Vision: Across the Country, People Are Rising Up to Fight for Change
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“Small acts, when multiplied by millions of people, can quietly become a power no government can suppress, a power than can transform the world.” -The late people’s historian Howard Zinn (August 24, 1922 – January 27, 2010)
Over the years, Milwaukee Labor Press editor Dominique Paul North has covered a “heck of a lot of protests” in Wisconsin. Last summer, a peace rally in Wisconsin’s inner city drew about 100 people calling for the U.S. to get out of Afghanistan. “There was no media coverage,” he says. “I was the only reporter there.”
The next day, 40 people attended a tea party event in Wisconsin and every local media outlet was there to cover it. “This is what we’ve been seeing over the past year. If there’s a peace rally or a worker’s rights rally, it’s ho hum. You might find a reporter or two. The tea party would gather five people on the corner and there would be coverage.”
So while it was disappointing, it came as no surprise when most Wisconsin and national media outlets ignored the state’s first anti-inaugural rally on January 3.
Over 700 people gathered outside the Wisconsin State Capitol to protest the inauguration of newly-elected Republican Governor Scott Walker.
The Milwaukee Courier did report that "such a mobilization of popular discontent at the inauguration of a new governor is unprecedented in recent Wisconsin political history," but Paul North says it deserved far more attention. “This is very unusual for an inaugural. I went to look at history books and couldn’t find any anti-inaugural events. There wasn't a single story in the Milwaukee Journal Sentinel, the biggest paper in Wisconsin. I didn't see any local TV news coverage in Milwaukee, but there was a lot of coverage of his inaugural.”
Participants waved signs saying "Then They Came for the Trade Unions," "Christmas Sucked, Thanks Scott," and "We Need Good Jobs NOW." Demonstrators said they want jobs that are family-sustaining and pay a living wage, not minimum wage. Governor Walker has promised to create 250,000 jobs in the next four years.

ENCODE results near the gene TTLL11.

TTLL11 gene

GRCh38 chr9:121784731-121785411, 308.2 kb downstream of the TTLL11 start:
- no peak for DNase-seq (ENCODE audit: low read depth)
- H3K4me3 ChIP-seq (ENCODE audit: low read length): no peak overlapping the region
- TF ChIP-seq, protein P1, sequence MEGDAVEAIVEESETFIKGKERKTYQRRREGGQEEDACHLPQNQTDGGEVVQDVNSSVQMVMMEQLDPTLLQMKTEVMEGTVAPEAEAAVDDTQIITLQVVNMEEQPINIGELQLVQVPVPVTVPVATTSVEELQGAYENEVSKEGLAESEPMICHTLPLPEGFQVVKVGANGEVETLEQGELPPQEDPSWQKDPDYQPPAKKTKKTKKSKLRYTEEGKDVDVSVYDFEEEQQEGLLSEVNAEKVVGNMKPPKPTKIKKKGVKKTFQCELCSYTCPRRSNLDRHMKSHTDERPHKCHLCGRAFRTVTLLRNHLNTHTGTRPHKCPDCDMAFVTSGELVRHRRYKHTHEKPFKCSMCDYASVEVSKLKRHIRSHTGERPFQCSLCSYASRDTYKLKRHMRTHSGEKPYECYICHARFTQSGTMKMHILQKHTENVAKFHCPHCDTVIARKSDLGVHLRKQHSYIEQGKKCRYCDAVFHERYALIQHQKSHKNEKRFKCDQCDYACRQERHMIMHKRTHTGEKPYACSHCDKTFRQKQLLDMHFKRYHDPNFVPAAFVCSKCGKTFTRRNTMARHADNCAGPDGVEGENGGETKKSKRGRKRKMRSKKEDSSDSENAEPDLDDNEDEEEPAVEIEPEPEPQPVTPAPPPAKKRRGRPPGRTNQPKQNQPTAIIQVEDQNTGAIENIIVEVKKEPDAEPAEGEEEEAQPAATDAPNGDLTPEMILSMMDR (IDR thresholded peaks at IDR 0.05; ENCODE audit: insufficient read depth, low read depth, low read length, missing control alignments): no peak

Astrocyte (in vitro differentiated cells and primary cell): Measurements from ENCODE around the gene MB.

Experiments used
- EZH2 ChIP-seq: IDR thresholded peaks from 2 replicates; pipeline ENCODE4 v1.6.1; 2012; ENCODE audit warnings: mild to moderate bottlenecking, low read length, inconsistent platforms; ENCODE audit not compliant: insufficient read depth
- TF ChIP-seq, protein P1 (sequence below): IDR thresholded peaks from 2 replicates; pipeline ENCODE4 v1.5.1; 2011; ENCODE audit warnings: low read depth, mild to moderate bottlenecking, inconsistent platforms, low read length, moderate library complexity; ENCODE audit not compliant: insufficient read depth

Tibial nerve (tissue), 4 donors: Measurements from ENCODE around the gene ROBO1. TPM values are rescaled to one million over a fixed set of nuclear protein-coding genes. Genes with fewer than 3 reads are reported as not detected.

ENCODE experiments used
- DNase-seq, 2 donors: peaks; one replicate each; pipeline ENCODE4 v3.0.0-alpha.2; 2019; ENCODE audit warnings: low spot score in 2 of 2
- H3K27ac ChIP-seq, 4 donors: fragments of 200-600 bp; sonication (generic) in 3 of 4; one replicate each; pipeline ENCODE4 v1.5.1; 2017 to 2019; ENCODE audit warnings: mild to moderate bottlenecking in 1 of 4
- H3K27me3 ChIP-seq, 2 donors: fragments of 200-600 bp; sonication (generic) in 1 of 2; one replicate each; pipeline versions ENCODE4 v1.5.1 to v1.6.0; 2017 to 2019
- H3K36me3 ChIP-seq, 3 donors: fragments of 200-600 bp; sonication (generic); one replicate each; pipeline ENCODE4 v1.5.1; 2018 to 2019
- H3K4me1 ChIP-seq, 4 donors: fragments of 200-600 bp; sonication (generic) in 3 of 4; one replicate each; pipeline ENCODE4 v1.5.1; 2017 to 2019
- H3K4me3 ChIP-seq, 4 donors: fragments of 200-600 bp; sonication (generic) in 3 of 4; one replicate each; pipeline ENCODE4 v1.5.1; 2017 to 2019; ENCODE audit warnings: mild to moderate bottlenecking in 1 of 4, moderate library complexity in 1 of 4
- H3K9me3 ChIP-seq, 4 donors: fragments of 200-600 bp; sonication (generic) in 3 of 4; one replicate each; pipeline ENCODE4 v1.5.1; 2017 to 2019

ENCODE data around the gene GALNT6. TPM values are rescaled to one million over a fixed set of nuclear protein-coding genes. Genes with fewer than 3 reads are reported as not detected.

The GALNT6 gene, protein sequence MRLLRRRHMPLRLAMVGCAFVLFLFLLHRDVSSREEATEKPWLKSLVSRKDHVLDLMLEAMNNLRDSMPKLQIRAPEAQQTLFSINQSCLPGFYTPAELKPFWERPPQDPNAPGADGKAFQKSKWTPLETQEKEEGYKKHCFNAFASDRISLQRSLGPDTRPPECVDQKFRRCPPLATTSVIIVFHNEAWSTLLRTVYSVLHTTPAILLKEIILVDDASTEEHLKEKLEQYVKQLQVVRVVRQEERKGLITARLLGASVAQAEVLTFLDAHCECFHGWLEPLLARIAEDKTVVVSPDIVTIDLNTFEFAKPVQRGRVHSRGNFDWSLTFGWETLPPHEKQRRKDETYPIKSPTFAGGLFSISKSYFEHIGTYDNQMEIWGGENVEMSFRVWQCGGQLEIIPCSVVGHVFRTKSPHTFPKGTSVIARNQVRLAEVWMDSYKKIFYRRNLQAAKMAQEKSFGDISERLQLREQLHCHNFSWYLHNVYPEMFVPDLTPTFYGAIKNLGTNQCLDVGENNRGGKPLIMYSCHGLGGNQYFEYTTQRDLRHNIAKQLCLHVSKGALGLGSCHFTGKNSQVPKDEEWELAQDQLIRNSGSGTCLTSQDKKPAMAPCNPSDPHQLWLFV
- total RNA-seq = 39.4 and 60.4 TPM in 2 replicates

“Today isn’t about Scott Walker, it’s about the people standing up to say we need good jobs now,” said Roderick Caesar, an unemployed Milwaukee worker, in an interview with the paper. “I’m college educated and I want a job so that I can support my family.”
Organizers from churches and groups including the Milwaukee Area Labor Council and Voces de la Frontera, also expressed opposition to the Governor’s decision to kill the proposed 110-mph Madison-Milwaukee high-speed rail line. They say the derailment of the federally funded train line will cost the state 13,000 jobs.
The U.S. Department of Transportation recently withdrew an $810 million grant from Wisconsin and divided it among other states, including California and Florida. According to the Journal Sentinel, Walker called the grant withdrawal a "victory" because he believes the rail line is a symbol of excessive governments spending. “The Madison-to-Milwaukee train line is dead,” he said in a statement.
"I think it's an absolute travesty that the man who is about to take the governorship of the state of Wisconsin would find victory in giving away $810 million dollars," said Sheila Cochran, COO of the Milwaukee Area Labor Council. "Aside from becoming the laughingstock of the rest of the nation, a lot of us just can't understand why you’d give away a grant."
"It was good news to see such a diverse mix of people brave chilly weather on a week day to stand up and push back," writes Gary Storck, co-founder of Madison NORML. "The one silver lining to Walker's policies is they are so extreme they have united a diverse array of citizens willing to brave even a January day to stand up for the real Wisconsin we all know and love."